2017-02-07T10:50:19ZDurán Martínez, IsraelLin, WuTorres Torres, FranciscoCorbella Sanahuja, IgnasiDuffo Ubeda, NúriaMartín Neira, ManuelSMOS is the acronym for the Soil Moisture and Ocean Salinity mission by the European Space Agency (ESA) [1]. Its single payload, the Microwave Imaging Radiometer using Aperture Synthesis (MIRAS), was successfully launched in November 2009. Along more than six years of operation, SMOS calibration and imaging algorithms have undergone a continuous evolution to further improve the accuracy of the retrieved geophysical parameters for a variety of scientific applications related with soil moisture and ocean salinity [2]. This paper analyzes a simplified iterative image reconstruction method that exclusively takes into account the dominant terms in the full-polarimetric equation [3]. This simplified method, that reduces computation time up to 50% at the cost of small radiometric performance degradation, is useful to the L1 teams to fine tune the calibration of the instrument when processing a large amount of data is required.Impact of amplitude calibration errors on SMOS global images
http://hdl.handle.net/2117/99432
Impact of amplitude calibration errors on SMOS global images
Durán Martínez, Israel; Corbella Sanahuja, Ignasi; Torres Torres, Francisco; Duffo Ubeda, Núria; Oliva, Roger; Martín Neira, Manuel
Some of the artifacts observed in SMOS brightness temperature images are originated in an inconsistency between correlation and antenna temperature calibration errors, which produces a multiplicative bias that scales with the scene mean antenna temperature. Its most important effect, although not the only one, is a land-to-sea contamination near coastal areas, which cannot be easily mitigated by post-processing correction techniques. A simplified end-to-end simulator allows introducing separate errors in both antenna temperature and correlation, thus
providing an important insight on this problem and helping understanding its origin. Results from simulations compare very well with actual results from measured data.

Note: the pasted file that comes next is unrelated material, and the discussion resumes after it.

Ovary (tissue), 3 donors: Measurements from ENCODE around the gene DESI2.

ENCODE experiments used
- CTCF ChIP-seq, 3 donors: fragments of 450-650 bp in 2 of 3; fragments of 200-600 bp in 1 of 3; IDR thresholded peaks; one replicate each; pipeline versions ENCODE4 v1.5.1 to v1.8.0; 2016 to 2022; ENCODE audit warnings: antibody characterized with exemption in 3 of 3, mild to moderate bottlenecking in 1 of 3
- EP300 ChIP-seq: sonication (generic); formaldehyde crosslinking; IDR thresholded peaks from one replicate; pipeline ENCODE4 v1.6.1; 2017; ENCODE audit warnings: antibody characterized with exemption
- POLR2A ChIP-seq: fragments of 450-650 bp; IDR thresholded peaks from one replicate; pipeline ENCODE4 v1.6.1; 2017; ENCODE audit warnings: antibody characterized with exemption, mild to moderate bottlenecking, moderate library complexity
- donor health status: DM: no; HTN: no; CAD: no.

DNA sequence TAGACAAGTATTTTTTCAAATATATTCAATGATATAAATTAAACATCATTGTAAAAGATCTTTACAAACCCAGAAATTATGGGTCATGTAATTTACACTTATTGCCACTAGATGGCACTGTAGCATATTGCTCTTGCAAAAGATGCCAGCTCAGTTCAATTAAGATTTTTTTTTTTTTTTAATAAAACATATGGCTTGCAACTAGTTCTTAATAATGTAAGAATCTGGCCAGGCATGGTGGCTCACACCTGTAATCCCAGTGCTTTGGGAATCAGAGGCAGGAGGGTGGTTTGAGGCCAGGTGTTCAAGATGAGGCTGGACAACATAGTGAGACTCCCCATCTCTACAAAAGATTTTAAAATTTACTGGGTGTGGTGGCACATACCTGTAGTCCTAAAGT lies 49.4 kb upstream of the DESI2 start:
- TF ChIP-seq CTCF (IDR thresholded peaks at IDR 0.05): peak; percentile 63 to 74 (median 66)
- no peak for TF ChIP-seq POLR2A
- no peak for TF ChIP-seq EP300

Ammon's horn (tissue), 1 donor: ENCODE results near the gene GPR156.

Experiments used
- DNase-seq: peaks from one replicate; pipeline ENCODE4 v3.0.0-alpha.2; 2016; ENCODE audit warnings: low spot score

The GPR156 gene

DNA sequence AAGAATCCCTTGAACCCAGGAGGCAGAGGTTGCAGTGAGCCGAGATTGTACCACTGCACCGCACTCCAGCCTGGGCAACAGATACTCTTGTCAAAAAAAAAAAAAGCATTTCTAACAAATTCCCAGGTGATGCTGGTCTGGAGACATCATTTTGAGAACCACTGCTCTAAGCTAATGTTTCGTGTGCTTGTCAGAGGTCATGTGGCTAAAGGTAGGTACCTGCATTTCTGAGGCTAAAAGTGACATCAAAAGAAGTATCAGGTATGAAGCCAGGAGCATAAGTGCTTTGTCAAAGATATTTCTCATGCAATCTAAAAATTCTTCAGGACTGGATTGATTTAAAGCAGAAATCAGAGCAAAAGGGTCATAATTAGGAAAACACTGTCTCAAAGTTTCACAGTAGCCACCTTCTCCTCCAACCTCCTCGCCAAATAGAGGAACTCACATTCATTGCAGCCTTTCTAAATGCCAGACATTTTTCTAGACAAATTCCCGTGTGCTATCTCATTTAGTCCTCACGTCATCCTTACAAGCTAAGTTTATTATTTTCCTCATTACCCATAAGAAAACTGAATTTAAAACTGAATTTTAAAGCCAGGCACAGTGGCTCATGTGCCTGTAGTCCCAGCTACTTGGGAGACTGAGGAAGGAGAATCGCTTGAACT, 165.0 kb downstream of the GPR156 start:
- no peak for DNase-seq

2017-01-17T11:15:35ZDurán Martínez, IsraelCorbella Sanahuja, IgnasiTorres Torres, FranciscoDuffo Ubeda, NúriaOliva, RogerMartín Neira, ManuelSome of the artifacts observed in SMOS brightness temperature images are originated in an inconsistency between correlation and antenna temperature calibration errors, which produces a multiplicative bias that scales with the scene mean antenna temperature. Its most important effect, although not the only one, is a land-to-sea contamination near coastal areas, which cannot be easily mitigated by post-processing correction techniques. A simplified end-to-end simulator allows introducing separate errors in both antenna temperature and correlation, thus
providing an important insight on this problem and helping understanding its origin. Results from simulations compare very well with actual results from measured data.Mitigation of cross-polar antenna pattern errors in SMOS: simplified approach
http://hdl.handle.net/2117/99429
Mitigation of cross-polar antenna pattern errors in SMOS: simplified approach
Durán Martínez, Israel; Torres Torres, Francisco; Corbella Sanahuja, Ignasi; Duffo Ubeda, Núria; Lin, Wu; Martín Neira, Manuel
This paper analyzes a simplified image reconstruction method that exclusively takes into account the dominant antenna pattern terms to model image inversion artifacts and mitigate SMOS polarimetric spatial bias over the Ocean. This simplified method, that reduces computation time at the cost of small radiometric performance degradation, is useful to the L1 teams to process a large amount of data when full radiometric accuracy is not required (e.g. stability assessments).